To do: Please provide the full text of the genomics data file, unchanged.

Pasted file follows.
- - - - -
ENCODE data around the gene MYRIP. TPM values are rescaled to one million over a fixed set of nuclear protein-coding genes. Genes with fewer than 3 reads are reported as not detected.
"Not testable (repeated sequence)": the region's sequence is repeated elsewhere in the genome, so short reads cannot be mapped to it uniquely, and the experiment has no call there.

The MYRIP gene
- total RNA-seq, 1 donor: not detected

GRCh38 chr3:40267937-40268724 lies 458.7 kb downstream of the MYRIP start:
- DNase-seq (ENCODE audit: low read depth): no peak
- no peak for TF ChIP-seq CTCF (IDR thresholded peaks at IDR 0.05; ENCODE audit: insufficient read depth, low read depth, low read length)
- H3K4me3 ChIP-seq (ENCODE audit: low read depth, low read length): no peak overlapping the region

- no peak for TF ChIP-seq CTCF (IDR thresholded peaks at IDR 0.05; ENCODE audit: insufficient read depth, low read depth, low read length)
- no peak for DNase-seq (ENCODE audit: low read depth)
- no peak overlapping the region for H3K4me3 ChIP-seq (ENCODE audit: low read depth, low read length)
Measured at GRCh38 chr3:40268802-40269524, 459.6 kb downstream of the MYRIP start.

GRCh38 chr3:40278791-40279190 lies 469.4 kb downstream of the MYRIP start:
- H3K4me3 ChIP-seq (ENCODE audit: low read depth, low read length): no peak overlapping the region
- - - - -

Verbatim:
ENCODE data around the gene MYRIP. TPM values are rescaled to one million over a fixed set of nuclear protein-coding genes. Genes with fewer than 3 reads are reported as not detected.
"Not testable (repeated sequence)": the region's sequence is repeated elsewhere in the genome, so short reads cannot be mapped to it uniquely, and the experiment has no call there.

The MYRIP gene
- total RNA-seq, 1 donor: not detected

GRCh38 chr3:40267937-40268724 lies 458.7 kb downstream of the MYRIP start:
- DNase-seq (ENCODE audit: low read depth): no peak
- no peak for TF ChIP-seq CTCF (IDR thresholded peaks at IDR 0.05; ENCODE audit: insufficient read depth, low read depth, low read length)
- H3K4me3 ChIP-seq (ENCODE audit: low read depth, low read length): no peak overlapping the region

- no peak for TF ChIP-seq CTCF (IDR thresholded peaks at IDR 0.05; ENCODE audit: insufficient read depth, low read depth, low read length)
- no peak for DNase-seq (ENCODE audit: low read depth)
- no peak overlapping the region for H3K4me3 ChIP-seq (ENCODE audit: low read depth, low read length)
Measured at GRCh38 chr3:40268802-40269524, 459.6 kb downstream of the MYRIP start.

GRCh38 chr3:40278791-40279190 lies 469.4 kb downstream of the MYRIP start:
- H3K4me3 ChIP-seq (ENCODE audit: low read depth, low read length): no peak overlapping the region